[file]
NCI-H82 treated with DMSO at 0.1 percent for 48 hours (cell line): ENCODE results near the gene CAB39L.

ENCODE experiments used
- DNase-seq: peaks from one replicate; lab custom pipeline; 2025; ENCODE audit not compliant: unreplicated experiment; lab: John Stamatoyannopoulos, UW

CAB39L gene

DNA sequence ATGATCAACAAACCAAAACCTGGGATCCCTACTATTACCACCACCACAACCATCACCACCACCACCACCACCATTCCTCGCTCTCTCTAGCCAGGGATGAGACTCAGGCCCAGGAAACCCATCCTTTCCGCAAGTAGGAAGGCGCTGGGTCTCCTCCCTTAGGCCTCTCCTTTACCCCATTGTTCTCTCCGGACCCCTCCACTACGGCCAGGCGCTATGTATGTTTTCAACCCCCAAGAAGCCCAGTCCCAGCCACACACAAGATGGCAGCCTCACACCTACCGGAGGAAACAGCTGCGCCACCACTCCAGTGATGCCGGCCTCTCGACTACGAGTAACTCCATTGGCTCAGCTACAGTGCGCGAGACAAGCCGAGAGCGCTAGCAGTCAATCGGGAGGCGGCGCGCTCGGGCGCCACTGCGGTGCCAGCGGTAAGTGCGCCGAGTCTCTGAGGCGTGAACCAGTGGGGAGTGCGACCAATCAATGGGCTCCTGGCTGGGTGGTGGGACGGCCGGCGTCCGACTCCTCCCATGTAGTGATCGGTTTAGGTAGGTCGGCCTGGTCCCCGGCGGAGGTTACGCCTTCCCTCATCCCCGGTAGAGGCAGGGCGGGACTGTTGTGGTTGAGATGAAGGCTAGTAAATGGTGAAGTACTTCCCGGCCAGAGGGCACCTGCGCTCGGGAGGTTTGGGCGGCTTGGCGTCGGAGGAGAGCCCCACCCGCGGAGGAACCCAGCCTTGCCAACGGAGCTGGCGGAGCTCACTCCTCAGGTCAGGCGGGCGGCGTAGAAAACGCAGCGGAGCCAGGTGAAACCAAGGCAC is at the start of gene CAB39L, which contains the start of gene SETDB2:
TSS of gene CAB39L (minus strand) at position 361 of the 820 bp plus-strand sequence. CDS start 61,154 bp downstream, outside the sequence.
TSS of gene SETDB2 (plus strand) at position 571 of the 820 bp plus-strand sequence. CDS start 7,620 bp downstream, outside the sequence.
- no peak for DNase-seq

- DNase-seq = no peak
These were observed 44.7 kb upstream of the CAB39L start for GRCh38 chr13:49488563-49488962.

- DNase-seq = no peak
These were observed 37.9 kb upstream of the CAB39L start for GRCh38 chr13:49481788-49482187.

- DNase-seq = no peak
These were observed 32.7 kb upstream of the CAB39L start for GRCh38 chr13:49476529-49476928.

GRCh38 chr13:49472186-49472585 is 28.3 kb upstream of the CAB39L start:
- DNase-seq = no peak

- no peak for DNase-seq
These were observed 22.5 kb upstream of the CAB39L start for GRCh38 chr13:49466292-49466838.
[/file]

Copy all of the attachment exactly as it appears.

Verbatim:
NCI-H82 treated with DMSO at 0.1 percent for 48 hours (cell line): ENCODE results near the gene CAB39L.

ENCODE experiments used
- DNase-seq: peaks from one replicate; lab custom pipeline; 2025; ENCODE audit not compliant: unreplicated experiment; lab: John Stamatoyannopoulos, UW

CAB39L gene

DNA sequence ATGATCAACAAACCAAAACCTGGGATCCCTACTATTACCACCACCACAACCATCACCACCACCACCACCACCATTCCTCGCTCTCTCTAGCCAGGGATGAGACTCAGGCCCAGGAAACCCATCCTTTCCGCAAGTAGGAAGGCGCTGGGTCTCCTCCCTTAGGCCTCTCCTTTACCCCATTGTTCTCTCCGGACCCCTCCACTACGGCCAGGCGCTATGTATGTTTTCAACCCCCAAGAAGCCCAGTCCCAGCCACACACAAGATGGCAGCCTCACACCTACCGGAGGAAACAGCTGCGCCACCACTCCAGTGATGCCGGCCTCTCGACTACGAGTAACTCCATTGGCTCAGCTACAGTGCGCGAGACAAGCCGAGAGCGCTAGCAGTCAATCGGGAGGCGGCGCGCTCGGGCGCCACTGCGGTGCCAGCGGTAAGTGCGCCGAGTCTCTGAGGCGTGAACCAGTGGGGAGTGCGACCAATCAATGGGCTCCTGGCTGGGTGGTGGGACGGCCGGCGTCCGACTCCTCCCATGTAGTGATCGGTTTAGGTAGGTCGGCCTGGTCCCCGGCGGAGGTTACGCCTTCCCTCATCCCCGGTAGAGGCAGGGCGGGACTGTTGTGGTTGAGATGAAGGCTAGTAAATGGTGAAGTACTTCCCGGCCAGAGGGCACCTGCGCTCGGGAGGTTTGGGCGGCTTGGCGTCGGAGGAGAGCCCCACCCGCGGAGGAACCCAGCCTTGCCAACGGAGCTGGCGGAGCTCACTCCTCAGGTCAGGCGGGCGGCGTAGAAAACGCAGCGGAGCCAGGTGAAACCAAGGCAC is at the start of gene CAB39L, which contains the start of gene SETDB2:
TSS of gene CAB39L (minus strand) at position 361 of the 820 bp plus-strand sequence. CDS start 61,154 bp downstream, outside the sequence.
TSS of gene SETDB2 (plus strand) at position 571 of the 820 bp plus-strand sequence. CDS start 7,620 bp downstream, outside the sequence.
- no peak for DNase-seq

- DNase-seq = no peak
These were observed 44.7 kb upstream of the CAB39L start for GRCh38 chr13:49488563-49488962.

- DNase-seq = no peak
These were observed 37.9 kb upstream of the CAB39L start for GRCh38 chr13:49481788-49482187.

- DNase-seq = no peak
These were observed 32.7 kb upstream of the CAB39L start for GRCh38 chr13:49476529-49476928.

GRCh38 chr13:49472186-49472585 is 28.3 kb upstream of the CAB39L start:
- DNase-seq = no peak

- no peak for DNase-seq
These were observed 22.5 kb upstream of the CAB39L start for GRCh38 chr13:49466292-49466838.